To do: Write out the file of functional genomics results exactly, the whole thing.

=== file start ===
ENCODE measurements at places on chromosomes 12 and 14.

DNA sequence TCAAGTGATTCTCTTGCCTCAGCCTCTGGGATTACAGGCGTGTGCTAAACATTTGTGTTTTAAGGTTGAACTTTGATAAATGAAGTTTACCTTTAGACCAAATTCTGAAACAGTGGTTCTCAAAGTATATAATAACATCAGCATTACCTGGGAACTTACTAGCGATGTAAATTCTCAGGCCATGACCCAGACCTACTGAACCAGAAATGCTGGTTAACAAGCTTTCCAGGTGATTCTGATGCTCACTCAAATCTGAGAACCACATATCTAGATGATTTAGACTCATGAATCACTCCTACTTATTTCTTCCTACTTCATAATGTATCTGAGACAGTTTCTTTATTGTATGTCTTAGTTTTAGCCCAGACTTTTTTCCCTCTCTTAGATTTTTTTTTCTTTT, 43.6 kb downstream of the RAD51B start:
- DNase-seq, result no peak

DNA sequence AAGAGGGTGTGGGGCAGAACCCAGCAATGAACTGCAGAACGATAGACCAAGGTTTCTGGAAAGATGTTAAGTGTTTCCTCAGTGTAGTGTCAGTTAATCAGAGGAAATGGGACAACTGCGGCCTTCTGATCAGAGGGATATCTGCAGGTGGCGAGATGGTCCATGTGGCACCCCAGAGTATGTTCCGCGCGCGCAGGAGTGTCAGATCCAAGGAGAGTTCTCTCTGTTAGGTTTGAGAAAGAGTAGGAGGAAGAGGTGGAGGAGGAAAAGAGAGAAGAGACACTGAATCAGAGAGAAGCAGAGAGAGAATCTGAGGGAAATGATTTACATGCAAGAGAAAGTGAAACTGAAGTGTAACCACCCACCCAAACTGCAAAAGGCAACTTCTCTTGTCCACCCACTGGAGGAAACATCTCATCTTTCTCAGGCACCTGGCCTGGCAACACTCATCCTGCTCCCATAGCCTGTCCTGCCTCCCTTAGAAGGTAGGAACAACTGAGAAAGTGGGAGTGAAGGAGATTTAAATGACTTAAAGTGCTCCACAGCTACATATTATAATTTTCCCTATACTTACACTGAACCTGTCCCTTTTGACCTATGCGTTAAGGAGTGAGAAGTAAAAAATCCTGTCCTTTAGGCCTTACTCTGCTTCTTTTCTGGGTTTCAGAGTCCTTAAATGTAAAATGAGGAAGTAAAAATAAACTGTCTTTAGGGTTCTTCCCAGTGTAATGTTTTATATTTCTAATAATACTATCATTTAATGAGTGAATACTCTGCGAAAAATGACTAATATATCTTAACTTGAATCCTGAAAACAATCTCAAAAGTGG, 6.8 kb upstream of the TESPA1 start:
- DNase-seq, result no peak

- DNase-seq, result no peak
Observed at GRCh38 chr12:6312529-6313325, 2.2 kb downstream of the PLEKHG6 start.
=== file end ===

ENCODE measurements at places on chromosomes 12 and 14.

DNA sequence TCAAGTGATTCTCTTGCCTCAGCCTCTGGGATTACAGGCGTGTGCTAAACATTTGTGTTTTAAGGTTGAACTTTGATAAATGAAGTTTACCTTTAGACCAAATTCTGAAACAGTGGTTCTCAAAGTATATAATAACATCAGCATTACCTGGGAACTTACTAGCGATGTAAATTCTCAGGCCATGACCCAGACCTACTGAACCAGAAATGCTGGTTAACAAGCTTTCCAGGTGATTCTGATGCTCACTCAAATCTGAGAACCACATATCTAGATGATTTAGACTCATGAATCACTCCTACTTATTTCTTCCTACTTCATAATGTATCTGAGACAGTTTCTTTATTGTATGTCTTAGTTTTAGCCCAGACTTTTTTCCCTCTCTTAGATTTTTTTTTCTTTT, 43.6 kb downstream of the RAD51B start:
- DNase-seq, result no peak

DNA sequence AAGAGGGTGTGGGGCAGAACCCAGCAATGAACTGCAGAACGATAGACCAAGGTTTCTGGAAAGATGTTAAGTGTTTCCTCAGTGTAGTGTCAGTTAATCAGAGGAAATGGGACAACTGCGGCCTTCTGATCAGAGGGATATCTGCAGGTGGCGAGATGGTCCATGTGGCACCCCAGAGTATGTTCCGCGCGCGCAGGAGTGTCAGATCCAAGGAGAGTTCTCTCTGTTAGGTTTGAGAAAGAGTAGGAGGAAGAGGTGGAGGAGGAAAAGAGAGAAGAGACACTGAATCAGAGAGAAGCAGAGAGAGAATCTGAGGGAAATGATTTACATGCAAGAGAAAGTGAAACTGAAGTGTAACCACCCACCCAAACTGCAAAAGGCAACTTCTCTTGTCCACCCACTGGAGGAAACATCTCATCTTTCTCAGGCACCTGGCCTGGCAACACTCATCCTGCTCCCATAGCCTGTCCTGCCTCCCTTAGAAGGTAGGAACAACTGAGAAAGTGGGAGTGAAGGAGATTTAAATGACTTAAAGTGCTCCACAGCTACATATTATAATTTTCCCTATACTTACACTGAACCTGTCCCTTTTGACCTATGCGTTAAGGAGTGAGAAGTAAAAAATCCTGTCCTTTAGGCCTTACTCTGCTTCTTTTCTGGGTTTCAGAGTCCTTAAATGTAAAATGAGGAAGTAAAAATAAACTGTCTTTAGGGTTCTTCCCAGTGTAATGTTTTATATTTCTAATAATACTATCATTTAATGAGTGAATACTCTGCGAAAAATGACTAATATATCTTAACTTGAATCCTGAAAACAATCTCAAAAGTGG, 6.8 kb upstream of the TESPA1 start:
- DNase-seq, result no peak

- DNase-seq, result no peak
Observed at GRCh38 chr12:6312529-6313325, 2.2 kb downstream of the PLEKHG6 start.